What Would You Give Up to Retire Earlier?

A global survey commissioned by ING DIRECT found Americans are less likely than people in other nations to sacrifice cars and pets to save money.

While 40% of Americans said the current economic situation will cause them to retire at a later age, and of those, 34% think they will have to work 10 or more years than originally planned, 30% said their vehicle would be among the last three things they would sacrifice to save money. Italians (14%) and Spaniards (18%) were more inclined to give up their vehicles, according to a press release, while only Brits (30%) love their cars as much as Americans.

Nearly a quarter of Americans (22%) said their pets would be among the last three things they would sacrifice to save money, compared to 17% of Canadians, 15% of French, and 12% of Italian respondents.

However, almost half (46%) of U.S. respondents said they would avoid making credit card purchases to save money, and more than half (51%) said they would cook more at home or bring lunch to work.

Among U.S. respondents, having a financial buffer in case of emergency is the number one savings goal, selected by 35% of respondents. Saving for retirement ranked third, with 16% of respondents picking this as the most important savings goal.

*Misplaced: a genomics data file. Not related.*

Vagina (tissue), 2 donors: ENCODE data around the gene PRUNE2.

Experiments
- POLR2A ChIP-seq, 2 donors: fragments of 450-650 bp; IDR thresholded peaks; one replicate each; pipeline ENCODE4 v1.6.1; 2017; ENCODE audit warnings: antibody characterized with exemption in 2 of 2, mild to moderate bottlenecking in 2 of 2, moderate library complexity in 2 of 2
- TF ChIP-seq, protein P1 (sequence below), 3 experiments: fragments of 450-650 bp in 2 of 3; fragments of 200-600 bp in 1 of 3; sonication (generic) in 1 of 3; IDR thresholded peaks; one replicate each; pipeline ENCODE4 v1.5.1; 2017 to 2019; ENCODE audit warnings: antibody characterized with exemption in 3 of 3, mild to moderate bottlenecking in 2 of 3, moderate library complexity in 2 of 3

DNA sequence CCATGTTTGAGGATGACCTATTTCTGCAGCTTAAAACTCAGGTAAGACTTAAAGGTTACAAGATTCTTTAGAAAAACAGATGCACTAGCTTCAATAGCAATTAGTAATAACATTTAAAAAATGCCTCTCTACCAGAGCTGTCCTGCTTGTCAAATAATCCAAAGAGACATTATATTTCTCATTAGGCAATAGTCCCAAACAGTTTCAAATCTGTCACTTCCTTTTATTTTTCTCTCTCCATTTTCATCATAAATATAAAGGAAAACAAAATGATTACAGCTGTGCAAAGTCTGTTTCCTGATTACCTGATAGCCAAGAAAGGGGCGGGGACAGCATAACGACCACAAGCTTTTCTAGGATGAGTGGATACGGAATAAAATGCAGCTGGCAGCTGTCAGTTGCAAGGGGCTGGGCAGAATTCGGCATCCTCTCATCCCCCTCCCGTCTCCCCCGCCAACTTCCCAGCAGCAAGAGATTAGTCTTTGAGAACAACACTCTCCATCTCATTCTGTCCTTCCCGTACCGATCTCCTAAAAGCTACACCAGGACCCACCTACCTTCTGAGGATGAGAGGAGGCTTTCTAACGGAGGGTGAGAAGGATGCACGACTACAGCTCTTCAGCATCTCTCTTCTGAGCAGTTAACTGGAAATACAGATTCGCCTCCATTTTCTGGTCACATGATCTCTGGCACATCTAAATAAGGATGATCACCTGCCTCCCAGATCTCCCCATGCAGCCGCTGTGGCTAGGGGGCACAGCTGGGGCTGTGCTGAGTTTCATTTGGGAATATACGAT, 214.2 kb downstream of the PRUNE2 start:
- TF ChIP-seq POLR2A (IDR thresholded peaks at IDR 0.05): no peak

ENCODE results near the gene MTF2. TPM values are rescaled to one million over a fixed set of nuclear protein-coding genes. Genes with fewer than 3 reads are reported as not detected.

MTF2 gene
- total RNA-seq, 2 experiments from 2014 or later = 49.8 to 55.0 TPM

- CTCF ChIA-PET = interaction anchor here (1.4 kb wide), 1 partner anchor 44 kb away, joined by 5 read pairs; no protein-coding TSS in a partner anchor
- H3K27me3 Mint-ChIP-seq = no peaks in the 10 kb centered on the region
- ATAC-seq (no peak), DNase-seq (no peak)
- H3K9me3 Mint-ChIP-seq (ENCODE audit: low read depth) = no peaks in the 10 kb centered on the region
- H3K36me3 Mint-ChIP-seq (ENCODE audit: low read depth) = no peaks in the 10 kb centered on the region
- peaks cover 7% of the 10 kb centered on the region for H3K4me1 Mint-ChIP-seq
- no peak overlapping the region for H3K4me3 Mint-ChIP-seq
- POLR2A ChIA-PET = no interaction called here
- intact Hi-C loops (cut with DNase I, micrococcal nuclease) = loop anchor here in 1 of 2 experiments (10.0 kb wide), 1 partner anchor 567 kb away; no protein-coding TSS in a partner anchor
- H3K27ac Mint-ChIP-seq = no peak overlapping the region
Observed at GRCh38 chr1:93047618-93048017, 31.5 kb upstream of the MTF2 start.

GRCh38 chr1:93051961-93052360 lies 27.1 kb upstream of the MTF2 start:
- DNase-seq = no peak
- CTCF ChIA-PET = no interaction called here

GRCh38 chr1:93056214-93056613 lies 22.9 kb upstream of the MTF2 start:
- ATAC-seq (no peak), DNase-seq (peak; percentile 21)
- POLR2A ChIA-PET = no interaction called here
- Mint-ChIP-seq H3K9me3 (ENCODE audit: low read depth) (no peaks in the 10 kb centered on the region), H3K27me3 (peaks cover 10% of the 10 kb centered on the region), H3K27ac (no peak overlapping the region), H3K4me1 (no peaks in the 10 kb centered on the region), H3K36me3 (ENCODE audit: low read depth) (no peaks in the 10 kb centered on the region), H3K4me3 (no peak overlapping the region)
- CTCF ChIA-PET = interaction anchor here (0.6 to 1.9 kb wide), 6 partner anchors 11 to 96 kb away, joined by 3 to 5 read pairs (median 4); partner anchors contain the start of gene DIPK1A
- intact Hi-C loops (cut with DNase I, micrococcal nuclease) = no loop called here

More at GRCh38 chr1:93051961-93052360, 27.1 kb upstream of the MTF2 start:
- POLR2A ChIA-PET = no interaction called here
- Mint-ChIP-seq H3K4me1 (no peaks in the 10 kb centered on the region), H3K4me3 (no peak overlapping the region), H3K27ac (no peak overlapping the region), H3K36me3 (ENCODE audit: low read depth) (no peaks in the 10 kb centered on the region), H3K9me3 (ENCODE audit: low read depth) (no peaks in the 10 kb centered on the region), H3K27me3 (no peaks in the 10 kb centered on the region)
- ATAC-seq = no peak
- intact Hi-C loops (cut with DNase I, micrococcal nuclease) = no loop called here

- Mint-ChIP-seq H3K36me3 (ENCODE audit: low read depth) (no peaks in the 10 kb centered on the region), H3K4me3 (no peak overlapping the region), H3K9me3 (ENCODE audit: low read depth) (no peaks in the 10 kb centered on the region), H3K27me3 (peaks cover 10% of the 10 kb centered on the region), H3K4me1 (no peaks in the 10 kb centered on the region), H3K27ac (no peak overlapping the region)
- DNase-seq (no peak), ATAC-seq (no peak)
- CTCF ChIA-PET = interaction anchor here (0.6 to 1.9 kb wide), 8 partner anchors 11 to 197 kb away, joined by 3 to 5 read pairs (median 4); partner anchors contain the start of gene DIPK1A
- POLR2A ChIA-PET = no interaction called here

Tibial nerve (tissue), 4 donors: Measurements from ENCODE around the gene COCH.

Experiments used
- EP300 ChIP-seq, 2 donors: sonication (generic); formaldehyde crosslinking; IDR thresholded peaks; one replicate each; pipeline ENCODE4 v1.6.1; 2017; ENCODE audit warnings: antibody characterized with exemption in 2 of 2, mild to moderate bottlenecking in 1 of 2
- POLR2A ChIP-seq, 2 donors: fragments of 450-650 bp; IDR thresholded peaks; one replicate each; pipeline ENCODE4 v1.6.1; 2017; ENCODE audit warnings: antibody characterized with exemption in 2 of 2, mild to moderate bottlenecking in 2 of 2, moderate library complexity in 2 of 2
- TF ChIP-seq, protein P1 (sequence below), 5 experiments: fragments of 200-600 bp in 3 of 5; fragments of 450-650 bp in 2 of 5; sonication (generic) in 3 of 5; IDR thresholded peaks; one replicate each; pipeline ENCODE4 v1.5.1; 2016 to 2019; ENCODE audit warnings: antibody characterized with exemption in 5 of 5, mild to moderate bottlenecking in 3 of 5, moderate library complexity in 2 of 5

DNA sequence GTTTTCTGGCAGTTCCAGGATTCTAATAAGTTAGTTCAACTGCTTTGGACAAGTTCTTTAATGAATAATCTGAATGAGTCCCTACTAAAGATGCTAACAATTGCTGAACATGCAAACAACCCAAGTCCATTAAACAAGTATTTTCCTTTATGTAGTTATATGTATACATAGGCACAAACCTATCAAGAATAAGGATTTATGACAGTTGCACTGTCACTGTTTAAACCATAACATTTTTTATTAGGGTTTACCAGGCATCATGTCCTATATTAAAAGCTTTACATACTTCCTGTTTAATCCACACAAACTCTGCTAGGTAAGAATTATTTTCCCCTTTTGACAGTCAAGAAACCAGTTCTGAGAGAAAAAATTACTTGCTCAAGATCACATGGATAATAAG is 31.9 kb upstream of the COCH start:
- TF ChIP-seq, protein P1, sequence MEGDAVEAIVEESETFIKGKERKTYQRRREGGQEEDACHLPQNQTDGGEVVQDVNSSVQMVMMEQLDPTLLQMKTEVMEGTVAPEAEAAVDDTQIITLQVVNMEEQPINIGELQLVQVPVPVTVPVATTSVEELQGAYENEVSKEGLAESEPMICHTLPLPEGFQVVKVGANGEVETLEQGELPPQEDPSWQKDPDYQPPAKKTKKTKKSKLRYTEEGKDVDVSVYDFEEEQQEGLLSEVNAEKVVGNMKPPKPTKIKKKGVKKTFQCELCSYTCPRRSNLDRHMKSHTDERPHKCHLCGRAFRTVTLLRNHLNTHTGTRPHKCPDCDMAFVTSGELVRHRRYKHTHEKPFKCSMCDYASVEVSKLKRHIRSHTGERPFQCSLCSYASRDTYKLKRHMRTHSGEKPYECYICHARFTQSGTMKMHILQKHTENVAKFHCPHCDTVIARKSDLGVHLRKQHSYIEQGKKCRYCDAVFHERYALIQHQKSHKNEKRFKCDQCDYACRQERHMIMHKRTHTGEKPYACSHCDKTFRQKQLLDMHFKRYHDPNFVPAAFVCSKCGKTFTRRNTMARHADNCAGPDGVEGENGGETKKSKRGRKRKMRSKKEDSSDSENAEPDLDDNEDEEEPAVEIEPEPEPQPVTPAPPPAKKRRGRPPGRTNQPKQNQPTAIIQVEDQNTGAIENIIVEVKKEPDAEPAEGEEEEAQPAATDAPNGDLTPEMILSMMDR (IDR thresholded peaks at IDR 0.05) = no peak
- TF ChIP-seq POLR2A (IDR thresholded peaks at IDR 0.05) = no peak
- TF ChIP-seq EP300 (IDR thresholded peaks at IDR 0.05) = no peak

Love Lost?

The survey suggests that love might not conquer all when it comes to the current economic recession.

Nearly three in 10 Americans (29%) said the recession has "added stress to," "strained," or even "ruined" their marriage/relationship, according to a press release (see “Love Lives not Immune to Recession”).

The survey found the current economic recession is splitting up and straining more marriages and relationships in America than in eight other major nations. Twelve percent of respondents in Germany, 24% in France, and 23% in Canada said the recession has "added stress to," "strained," or even "ruined" their marriage/relationship.

"Whether it's at home, in the boardroom or in the car showroom, people around the globe are affected by the recession," said Arkadi Kuhlmann, president of ING DIRECT USA, in the release.

The online survey was commissioned by ING DIRECT and conducted by TNS in nine countries where ING DIRECT operates, including Australia, Canada, United States, United Kingdom, France, Germany, Italy, Spain and Austria. In the United States, the survey took place between May 26 and June 9, among 1,052 adults age 18 and older.